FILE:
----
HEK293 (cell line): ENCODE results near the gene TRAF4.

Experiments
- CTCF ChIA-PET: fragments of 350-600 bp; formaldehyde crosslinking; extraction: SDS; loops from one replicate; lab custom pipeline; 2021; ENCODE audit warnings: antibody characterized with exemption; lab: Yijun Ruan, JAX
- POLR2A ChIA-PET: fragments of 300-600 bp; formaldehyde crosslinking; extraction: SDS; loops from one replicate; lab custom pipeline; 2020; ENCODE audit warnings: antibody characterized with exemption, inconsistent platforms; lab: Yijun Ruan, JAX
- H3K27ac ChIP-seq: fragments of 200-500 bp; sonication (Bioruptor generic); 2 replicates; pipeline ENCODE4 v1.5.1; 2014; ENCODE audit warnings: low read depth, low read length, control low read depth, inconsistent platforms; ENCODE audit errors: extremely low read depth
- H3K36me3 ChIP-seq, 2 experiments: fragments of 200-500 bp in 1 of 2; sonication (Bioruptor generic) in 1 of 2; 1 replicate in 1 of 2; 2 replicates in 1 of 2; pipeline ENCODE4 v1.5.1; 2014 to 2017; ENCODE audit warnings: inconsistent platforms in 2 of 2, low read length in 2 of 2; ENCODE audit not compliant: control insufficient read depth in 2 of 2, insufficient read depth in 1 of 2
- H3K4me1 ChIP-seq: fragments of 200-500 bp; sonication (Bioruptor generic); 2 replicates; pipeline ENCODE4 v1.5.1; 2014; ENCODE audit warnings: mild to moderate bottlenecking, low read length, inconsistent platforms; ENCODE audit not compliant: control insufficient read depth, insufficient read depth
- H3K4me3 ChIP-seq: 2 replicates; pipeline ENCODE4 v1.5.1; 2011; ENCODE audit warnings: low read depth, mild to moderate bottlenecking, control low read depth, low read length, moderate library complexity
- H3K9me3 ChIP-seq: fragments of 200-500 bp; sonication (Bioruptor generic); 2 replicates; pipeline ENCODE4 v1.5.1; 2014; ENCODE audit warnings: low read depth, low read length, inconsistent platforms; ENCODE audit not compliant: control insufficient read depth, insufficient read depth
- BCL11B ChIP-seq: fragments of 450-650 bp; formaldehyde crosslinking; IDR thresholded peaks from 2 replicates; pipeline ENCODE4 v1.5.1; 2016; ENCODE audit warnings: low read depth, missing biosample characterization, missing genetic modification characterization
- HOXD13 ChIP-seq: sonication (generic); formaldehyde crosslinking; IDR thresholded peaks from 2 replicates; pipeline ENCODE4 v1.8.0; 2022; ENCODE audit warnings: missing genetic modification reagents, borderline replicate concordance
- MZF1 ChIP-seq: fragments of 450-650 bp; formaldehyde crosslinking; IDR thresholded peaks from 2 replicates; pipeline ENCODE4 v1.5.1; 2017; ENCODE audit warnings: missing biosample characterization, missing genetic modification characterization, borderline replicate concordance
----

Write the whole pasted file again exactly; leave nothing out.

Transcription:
HEK293 (cell line): ENCODE results near the gene TRAF4.

Experiments
- CTCF ChIA-PET: fragments of 350-600 bp; formaldehyde crosslinking; extraction: SDS; loops from one replicate; lab custom pipeline; 2021; ENCODE audit warnings: antibody characterized with exemption; lab: Yijun Ruan, JAX
- POLR2A ChIA-PET: fragments of 300-600 bp; formaldehyde crosslinking; extraction: SDS; loops from one replicate; lab custom pipeline; 2020; ENCODE audit warnings: antibody characterized with exemption, inconsistent platforms; lab: Yijun Ruan, JAX
- H3K27ac ChIP-seq: fragments of 200-500 bp; sonication (Bioruptor generic); 2 replicates; pipeline ENCODE4 v1.5.1; 2014; ENCODE audit warnings: low read depth, low read length, control low read depth, inconsistent platforms; ENCODE audit errors: extremely low read depth
- H3K36me3 ChIP-seq, 2 experiments: fragments of 200-500 bp in 1 of 2; sonication (Bioruptor generic) in 1 of 2; 1 replicate in 1 of 2; 2 replicates in 1 of 2; pipeline ENCODE4 v1.5.1; 2014 to 2017; ENCODE audit warnings: inconsistent platforms in 2 of 2, low read length in 2 of 2; ENCODE audit not compliant: control insufficient read depth in 2 of 2, insufficient read depth in 1 of 2
- H3K4me1 ChIP-seq: fragments of 200-500 bp; sonication (Bioruptor generic); 2 replicates; pipeline ENCODE4 v1.5.1; 2014; ENCODE audit warnings: mild to moderate bottlenecking, low read length, inconsistent platforms; ENCODE audit not compliant: control insufficient read depth, insufficient read depth
- H3K4me3 ChIP-seq: 2 replicates; pipeline ENCODE4 v1.5.1; 2011; ENCODE audit warnings: low read depth, mild to moderate bottlenecking, control low read depth, low read length, moderate library complexity
- H3K9me3 ChIP-seq: fragments of 200-500 bp; sonication (Bioruptor generic); 2 replicates; pipeline ENCODE4 v1.5.1; 2014; ENCODE audit warnings: low read depth, low read length, inconsistent platforms; ENCODE audit not compliant: control insufficient read depth, insufficient read depth
- BCL11B ChIP-seq: fragments of 450-650 bp; formaldehyde crosslinking; IDR thresholded peaks from 2 replicates; pipeline ENCODE4 v1.5.1; 2016; ENCODE audit warnings: low read depth, missing biosample characterization, missing genetic modification characterization
- HOXD13 ChIP-seq: sonication (generic); formaldehyde crosslinking; IDR thresholded peaks from 2 replicates; pipeline ENCODE4 v1.8.0; 2022; ENCODE audit warnings: missing genetic modification reagents, borderline replicate concordance
- MZF1 ChIP-seq: fragments of 450-650 bp; formaldehyde crosslinking; IDR thresholded peaks from 2 replicates; pipeline ENCODE4 v1.5.1; 2017; ENCODE audit warnings: missing biosample characterization, missing genetic modification characterization, borderline replicate concordance